NATION Killer cop ‘ made a sincere mistake’
THE family of Justine Damond’s killer declared his innocence yesterday, saying Mohamed Noor had mistakenly shot her dead.
“We feel so bad about this, we are traumatised ourselves. It’s so unfortunate,” a family member said.
“If you wait for the investigation you’ll know it was an honest and sincere event that transpired. Until then we can’t really say anything.”
The declaration came as a preliminary investigation by Minnesota’s Bureau of Criminal Apprehension revealed Noor and his fellow officer had been startled by a loud noise in the seconds before she approached their car and was shot.
Officer Matthew Harrity, 26, who was driving the Minneapolis police car responding to Ms Damond’s 911 call for help late on Saturday night, described the last moments of Ms Damond’s life to investigators.
He said the loud noise – which was possibly fireworks, according to police radio – came just as Ms Damond walked to the squad car he was driving, around the corner from her home.
The former Sydney woman, who was to be married to her US fiance within weeks, had called police to report what she thought was a sexual assault happening behind their house in southern Minneapolis.
Officer Noor, 31, immedi- THE family of sl slaini AustralianA l woman Justine Damond, who was shot dead by police in the US, broke down in tears at an early morning vigil yesterday on Sydney’s northern beaches.
A crowd of about 200, including distraught father John Ruszczyk, brother Jason and sister- in- law Katarina, stood in silence as the sun rose over Freshwater Beach headland.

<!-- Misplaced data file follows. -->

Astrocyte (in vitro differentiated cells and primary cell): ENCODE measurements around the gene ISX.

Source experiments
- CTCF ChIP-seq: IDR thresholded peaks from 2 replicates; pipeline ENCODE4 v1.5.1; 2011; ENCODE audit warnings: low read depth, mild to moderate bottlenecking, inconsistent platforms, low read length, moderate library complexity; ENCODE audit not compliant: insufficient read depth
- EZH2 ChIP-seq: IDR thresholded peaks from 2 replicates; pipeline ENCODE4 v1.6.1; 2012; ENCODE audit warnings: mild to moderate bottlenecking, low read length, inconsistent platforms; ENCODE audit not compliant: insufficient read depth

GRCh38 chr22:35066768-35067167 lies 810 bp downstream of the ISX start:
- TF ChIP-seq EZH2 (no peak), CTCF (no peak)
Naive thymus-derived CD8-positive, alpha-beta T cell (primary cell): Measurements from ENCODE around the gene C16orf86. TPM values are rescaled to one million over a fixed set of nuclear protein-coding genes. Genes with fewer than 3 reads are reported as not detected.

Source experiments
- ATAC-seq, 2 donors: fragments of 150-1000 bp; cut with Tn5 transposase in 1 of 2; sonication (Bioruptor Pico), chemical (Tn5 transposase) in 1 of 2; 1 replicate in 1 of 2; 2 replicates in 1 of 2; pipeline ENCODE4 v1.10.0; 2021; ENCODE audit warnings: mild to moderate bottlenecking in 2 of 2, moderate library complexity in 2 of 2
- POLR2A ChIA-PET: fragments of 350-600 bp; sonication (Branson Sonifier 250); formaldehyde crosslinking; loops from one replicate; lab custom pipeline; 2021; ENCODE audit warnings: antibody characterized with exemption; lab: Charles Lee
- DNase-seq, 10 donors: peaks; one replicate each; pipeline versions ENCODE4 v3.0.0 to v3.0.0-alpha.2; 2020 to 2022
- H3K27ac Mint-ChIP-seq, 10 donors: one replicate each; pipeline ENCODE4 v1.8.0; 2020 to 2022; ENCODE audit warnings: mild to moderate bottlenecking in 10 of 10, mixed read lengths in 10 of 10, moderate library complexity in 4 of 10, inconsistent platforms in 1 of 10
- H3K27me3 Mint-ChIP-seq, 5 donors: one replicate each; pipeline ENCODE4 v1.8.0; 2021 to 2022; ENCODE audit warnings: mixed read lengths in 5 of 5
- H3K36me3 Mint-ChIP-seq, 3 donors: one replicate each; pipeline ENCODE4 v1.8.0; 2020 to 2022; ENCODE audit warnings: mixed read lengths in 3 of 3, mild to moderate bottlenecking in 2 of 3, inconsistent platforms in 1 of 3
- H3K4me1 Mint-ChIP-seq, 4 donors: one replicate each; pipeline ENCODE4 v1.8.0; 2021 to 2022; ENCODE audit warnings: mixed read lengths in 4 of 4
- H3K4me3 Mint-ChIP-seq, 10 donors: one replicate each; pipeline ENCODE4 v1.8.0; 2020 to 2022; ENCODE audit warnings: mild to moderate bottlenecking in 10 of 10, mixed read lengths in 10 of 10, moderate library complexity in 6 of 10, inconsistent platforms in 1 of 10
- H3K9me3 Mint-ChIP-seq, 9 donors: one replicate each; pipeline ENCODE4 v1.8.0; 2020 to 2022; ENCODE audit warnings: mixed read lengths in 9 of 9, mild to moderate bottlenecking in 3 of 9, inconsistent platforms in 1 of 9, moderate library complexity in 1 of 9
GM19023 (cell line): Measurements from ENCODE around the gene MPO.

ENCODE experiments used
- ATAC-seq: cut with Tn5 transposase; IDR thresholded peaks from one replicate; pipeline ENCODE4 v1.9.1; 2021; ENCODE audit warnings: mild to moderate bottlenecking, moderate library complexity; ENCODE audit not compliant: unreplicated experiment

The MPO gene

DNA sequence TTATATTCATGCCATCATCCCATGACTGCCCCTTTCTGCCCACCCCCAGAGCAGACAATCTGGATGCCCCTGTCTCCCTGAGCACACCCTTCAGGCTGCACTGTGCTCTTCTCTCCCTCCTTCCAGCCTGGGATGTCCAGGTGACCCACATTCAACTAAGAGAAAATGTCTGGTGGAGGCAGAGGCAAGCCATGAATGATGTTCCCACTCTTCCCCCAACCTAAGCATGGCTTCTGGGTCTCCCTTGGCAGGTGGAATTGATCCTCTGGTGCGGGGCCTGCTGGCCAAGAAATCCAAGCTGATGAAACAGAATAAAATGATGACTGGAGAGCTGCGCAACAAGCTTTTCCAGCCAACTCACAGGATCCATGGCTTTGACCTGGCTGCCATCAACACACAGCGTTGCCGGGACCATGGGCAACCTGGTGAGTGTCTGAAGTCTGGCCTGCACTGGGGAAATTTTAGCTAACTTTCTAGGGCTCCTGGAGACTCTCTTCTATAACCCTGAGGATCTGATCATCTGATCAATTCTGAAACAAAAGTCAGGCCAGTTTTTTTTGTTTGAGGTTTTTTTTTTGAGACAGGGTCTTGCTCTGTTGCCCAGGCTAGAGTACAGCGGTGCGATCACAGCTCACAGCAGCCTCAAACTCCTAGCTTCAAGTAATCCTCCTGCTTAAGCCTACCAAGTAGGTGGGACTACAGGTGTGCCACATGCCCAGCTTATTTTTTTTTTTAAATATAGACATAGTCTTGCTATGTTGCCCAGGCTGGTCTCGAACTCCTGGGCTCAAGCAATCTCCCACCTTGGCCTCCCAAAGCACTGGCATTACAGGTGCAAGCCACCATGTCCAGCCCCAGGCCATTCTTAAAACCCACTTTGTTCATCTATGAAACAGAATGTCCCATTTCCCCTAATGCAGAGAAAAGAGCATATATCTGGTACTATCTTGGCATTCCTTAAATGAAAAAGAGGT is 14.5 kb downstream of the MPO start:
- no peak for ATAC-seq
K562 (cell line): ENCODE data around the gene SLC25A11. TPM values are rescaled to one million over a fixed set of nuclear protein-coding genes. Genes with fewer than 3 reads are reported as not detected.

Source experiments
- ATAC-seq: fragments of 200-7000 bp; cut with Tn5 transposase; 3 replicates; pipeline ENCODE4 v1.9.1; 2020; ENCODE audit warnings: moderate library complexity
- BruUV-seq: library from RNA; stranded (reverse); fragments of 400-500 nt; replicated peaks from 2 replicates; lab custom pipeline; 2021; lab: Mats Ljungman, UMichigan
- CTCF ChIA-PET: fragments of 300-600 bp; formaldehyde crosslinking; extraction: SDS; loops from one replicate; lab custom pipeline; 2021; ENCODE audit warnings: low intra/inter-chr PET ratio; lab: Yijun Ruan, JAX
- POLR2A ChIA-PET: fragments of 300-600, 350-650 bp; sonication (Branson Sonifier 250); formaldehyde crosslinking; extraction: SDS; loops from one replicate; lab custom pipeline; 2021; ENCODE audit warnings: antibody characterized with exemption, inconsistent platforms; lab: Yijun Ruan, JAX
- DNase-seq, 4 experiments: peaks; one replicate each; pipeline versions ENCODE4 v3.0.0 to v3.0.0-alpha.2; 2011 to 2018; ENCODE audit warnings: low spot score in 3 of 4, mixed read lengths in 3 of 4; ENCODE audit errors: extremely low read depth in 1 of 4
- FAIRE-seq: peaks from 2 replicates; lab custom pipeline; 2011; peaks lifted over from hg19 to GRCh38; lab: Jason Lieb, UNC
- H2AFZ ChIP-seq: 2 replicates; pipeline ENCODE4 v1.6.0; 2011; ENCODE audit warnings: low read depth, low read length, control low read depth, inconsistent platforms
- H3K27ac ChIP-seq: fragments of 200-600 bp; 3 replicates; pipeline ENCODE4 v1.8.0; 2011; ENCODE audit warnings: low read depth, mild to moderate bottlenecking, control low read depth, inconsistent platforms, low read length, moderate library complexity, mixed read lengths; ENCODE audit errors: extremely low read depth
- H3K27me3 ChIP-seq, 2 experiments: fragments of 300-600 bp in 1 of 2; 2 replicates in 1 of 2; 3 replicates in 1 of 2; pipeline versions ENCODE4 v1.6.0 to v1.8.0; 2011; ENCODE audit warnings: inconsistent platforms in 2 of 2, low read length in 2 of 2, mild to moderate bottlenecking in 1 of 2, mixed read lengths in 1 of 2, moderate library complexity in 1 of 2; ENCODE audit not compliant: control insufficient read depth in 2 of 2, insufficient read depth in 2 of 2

Candles arranged in the shape of a heart sat in the middle of the group, many of whom brought blankets and yoga mats to the beach.
A friend of the spiritual healer, Matt Omo, played a gong and a didgeridoo for the ceremony, which mourners were asked to arrive at and leave in silence.
Ms Damond’s brother Jason Ruszczyk and Katarina led a procession to the edge of the water, where they threw flowers of Ms Damond’s favourite colour, pink, into the ocean. Her brother broke into tears as he left his tribute. Shortly before the vigil, M Ms Damond’s family re released a brief statement. “W We are here to come to together as a community ar around our beautiful Ju Justine, to honour her life, sh share our love and mourn he her death,” it read. ately fired through the door of the car, and killed Ms Damond, 40, with a single gunshot to the abdomen.
Harrity was reportedly stunned when his partner opened fire. Noor has so far refused to be formally interviewed, and under federal law, he cannot be compelled to speak to investigators.
Minneapolis Mayor Betsy Hodges last night called on Noor to explain himself.
“We don’t yet have all the answers,” she said.
“It’s frustrating to have some of the picture but not all of it.
“We cannot compel Officer Noor to make a statement – I wish we could.”
The killing of Ms Damond has shattered her community and electrified the midwestern city of Minneapolis, which has suffered through two other recent high profile police shootings.
Most perplexing for many has been the fact the meditation teacher, who is being remembered for her love of animals and generous spirit, was struck down as she called for help.